Distinguished Israeli improvising, avant-jazz saxophonist Yoni Kretzmer has several albums to his credit with fellow countrymen and American notables, such as drummers Mike Pride
, Andrew Drury
and bassist Jason Ajemian
. Since he's recently moved to Brooklyn, N.Y., the artist ingratiates his faculties into the region's intensely fertile improvising scene, where almost anything goes when the studio tapes roll.
The album moniker is rather humorously integrated into the actual song titles on a per-track basis, but the trio's focus is not simply correlating inspiration or thematic underpinnings, framed on song titles. It's more about the artists' output amid these highly energized works. It's an improvisational slugfest, led by Kretzmer's scorching vibrato and serrated phrasings. Hence, the band abides by a sense of urgency and a hardcore approach that demands the listener's attention. Then again, the musicians' galvanized attack leaves the listener with no choice, but to focus on the excitable dialogues.
The trio's massive convergences are apparent on "Is," as Kretzmer inaugurates the festivities with intricately exercised phrasings above Pascal Niggenkemper
's linear notes, as drummer Weasel Walter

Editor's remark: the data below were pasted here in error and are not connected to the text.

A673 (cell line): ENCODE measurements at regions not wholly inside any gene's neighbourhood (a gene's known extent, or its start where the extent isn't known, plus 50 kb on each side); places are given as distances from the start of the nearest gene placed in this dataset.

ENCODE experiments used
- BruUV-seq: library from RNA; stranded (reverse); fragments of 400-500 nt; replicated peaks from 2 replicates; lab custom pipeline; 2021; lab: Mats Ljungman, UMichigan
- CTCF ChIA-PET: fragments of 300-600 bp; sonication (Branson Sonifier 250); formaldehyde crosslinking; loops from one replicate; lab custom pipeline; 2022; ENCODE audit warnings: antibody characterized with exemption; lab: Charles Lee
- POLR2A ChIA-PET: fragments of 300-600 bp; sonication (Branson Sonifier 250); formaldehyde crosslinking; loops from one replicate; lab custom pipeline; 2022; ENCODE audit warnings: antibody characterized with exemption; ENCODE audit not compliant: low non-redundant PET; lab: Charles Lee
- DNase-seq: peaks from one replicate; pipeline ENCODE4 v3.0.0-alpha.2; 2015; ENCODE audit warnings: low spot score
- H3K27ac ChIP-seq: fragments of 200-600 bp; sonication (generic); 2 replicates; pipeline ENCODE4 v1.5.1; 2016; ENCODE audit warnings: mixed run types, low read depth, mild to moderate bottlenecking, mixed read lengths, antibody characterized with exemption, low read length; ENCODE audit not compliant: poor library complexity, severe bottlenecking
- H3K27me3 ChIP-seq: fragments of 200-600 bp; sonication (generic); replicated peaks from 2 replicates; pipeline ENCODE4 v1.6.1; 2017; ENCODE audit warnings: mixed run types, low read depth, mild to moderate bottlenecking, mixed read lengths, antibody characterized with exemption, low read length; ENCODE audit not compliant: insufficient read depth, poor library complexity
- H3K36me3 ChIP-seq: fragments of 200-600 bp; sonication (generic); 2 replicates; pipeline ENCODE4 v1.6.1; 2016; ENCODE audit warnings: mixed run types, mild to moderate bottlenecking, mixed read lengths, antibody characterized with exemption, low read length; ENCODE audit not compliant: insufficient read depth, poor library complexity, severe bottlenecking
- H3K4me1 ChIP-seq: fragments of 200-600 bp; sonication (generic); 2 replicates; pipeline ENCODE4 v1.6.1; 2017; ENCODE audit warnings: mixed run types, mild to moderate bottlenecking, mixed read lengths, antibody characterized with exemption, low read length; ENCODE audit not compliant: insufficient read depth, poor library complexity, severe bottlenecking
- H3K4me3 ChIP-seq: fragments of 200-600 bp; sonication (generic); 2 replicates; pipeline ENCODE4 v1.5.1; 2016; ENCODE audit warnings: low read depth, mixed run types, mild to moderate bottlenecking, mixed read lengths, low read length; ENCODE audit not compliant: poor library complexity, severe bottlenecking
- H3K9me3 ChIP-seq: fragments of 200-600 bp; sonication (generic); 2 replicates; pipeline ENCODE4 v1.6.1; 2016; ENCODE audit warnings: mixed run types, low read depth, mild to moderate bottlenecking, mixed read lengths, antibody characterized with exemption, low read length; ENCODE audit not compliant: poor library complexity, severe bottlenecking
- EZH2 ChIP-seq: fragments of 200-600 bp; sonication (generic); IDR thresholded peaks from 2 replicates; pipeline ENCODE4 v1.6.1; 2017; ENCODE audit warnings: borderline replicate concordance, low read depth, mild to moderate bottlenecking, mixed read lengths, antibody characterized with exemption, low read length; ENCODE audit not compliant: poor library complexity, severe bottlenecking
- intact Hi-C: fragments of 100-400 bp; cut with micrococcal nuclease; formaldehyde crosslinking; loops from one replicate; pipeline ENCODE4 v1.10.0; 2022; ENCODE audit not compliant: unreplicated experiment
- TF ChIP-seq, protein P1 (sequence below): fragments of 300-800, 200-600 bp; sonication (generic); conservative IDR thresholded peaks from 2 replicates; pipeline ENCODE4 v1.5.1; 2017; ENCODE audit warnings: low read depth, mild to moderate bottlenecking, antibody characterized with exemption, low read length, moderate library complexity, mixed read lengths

keenly injects a wedge into the developments with his staggered patterns. Yet, they deterministically raise the pitch, amplified by the bassist's lower register arco passages and the drummer's rumbling movements. Here, the band creates a string of foreboding circumstances and begin "Very," with a subdued outlook, planted by Niggenkemper's simple motif, serving as the heartbeat. On this piece, the musicians stop, start and regenerate ideas via shifting choruses as Kretzmer is seemingly crying out for help with his gruff, plaintive cries. During other tracks, the trio takes its time engineering a fractured melody or emotive sensations while intermittently using space as an additional instrument, coupled with seething bump and grind mechanisms and a host of surging plots and temperate intervals.